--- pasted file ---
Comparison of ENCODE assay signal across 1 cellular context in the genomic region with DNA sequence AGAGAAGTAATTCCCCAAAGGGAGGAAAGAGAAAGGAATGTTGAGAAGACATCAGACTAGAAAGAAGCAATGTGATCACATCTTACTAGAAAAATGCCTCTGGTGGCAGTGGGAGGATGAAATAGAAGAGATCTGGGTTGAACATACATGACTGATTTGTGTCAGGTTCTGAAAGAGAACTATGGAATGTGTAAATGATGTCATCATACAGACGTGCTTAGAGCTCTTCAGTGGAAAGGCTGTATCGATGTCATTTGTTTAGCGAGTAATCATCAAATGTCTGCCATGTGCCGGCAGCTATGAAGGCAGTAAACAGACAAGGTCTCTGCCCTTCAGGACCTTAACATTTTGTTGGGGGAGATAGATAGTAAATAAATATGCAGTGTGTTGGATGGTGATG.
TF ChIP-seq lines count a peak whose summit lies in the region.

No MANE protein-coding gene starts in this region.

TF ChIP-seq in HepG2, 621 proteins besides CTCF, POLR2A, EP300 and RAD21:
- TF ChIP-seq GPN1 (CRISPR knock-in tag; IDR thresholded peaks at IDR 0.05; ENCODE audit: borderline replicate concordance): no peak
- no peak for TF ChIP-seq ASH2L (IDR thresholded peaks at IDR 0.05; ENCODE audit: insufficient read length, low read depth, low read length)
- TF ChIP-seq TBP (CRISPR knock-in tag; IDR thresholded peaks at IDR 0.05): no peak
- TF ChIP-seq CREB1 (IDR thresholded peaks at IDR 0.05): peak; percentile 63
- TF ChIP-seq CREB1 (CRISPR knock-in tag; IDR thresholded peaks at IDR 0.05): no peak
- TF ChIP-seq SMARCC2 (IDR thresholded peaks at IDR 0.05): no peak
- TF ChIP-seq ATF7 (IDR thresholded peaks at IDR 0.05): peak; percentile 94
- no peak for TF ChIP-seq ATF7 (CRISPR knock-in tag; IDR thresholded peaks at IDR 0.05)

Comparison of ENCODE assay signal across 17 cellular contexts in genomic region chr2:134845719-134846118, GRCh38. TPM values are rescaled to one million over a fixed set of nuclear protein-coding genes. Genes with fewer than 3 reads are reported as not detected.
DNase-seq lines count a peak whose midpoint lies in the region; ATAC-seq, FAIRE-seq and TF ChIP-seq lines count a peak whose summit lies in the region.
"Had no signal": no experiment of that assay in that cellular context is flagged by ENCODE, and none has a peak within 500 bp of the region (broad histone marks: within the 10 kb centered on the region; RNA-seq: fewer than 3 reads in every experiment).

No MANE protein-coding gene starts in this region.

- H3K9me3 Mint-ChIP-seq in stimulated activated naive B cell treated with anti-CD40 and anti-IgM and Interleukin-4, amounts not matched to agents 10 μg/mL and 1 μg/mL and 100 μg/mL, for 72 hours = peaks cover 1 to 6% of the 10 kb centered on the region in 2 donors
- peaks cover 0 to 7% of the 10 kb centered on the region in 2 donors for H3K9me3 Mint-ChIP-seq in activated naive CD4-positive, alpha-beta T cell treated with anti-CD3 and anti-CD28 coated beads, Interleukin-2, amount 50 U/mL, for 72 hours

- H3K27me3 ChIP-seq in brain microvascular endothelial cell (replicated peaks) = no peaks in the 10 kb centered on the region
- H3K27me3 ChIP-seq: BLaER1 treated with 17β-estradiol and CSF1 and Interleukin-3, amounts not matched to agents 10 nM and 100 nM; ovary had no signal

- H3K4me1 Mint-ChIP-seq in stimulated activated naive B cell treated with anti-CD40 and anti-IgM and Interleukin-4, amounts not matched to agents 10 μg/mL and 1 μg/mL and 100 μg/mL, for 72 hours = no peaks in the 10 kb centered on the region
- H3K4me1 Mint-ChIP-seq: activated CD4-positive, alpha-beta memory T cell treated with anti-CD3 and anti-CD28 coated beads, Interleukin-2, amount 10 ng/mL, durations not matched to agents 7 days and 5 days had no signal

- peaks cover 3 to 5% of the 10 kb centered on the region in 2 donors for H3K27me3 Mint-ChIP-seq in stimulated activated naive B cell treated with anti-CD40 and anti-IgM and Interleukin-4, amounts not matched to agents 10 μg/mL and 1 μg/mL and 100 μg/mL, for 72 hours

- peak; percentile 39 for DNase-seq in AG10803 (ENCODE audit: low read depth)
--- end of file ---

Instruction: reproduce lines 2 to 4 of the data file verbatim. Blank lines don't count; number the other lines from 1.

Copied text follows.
TF ChIP-seq lines count a peak whose summit lies in the region.

No MANE protein-coding gene starts in this region.

TF ChIP-seq in HepG2, 621 proteins besides CTCF, POLR2A, EP300 and RAD21: